India finish runners-up in Sultan of Johor Cup, lose to Germany
The crowd had turned up in droves at the Taman Daya Hockey Stadium in Johor Bahru, Malaysia in anticipation of an edge-of-the-seat final encounter between India and Germany. A huge chunk of the spectators were rooting for India – the only unbeaten team in the tournament – as the summit clash got under way.
So, India had a lot of things going for them – crowd support and an in-form side. But they were up against a German side, who appeared more determined to prove a point or two. In fact, it showed as the Germans made incisive raids and defended well enough to prevail over India 3-2 to win the 2nd Sultan of Johor Cup.
The match started on a sedate note as both teams tried to size each other up in the first few minutes of play with neither side essaying any threatening raids at each other’s goalmouth. Germany, who were handed a 1-3 defeat by India in the league phase, slowly but surely hit the straps and started enjoying possession, which bore fruit as Jonas Gomoll drew first blood in the 11th minute.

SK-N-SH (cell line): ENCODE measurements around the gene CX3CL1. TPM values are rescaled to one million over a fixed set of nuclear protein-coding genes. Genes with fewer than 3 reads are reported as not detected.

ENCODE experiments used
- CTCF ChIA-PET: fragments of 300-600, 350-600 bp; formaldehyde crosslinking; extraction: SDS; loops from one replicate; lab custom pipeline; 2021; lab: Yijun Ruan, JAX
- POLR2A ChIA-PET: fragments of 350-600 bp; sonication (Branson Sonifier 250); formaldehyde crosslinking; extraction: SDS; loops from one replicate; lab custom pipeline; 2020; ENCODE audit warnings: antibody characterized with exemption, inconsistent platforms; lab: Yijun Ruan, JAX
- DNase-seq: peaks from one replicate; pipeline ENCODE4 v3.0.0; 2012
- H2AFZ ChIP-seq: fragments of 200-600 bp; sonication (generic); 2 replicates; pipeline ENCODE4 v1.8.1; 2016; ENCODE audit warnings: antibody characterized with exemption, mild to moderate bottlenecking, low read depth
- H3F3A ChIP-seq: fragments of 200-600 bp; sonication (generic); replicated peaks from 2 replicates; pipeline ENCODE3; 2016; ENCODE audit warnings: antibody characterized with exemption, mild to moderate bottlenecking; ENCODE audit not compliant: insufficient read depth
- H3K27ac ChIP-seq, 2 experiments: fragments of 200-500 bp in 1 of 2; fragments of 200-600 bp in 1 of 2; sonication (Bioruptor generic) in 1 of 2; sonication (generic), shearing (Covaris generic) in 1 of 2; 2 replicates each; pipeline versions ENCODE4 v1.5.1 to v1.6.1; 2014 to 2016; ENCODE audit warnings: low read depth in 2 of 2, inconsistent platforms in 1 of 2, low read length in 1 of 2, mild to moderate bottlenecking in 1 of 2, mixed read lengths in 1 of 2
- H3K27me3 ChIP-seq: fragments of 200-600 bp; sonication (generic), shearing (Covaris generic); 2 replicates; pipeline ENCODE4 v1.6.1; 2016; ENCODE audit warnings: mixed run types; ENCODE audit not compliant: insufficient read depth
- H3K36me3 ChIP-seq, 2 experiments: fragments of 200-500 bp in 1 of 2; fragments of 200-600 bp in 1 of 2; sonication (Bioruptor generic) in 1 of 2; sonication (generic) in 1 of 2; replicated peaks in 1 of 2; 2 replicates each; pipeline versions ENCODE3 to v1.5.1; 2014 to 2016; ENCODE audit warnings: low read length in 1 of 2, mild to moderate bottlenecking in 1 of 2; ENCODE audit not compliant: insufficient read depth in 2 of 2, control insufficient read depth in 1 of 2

Stung by the opening salvo, the Indians tried hard to regroup against a German side which was not willing to drop their guard at any point of time. Satbir Singh brought things on even kneel when he rattled the cage in the 24th minute.
The goal pepped up the Indians who forced a penalty corner one minute later and nearly went ahead but for a superb save by German goalkeeper Victor. Four minutes later, Akashdeep Singh had another opportunity to take his side ahead but he made a hash of that chance, hitting the post.
Germany soon made India pay for those two slip-ups as Joshua Delarber once again put Germany ahead in the 30th minute to enable his side hold a 2-1 advantage at half time. Germany showed more aggression in the second half as they earned their third penalty corner in the 37th minute, which resulted in a follow-on short corner but India somehow managed to deny Germany a goal.
Florian Adrians made it 3-1 for Germany in the 49th minute, leaving Indians with an enormous task of coming back into the match. The final ten minutes of play saw Germany calling the shots – they forced two penalty corners in the 60th and 62nd minutes respectively to maintain its tight grip over India, who were not allowed to break free.
Akashdeep Singh raised visions of a likely fightback, reducing the deficit in the 67th minute. However, it came too little too late as the clock was ticking away much to India’s disappointment.
The runners-up finish is a much improved show for India after their fourth place finish in the inaugural edition.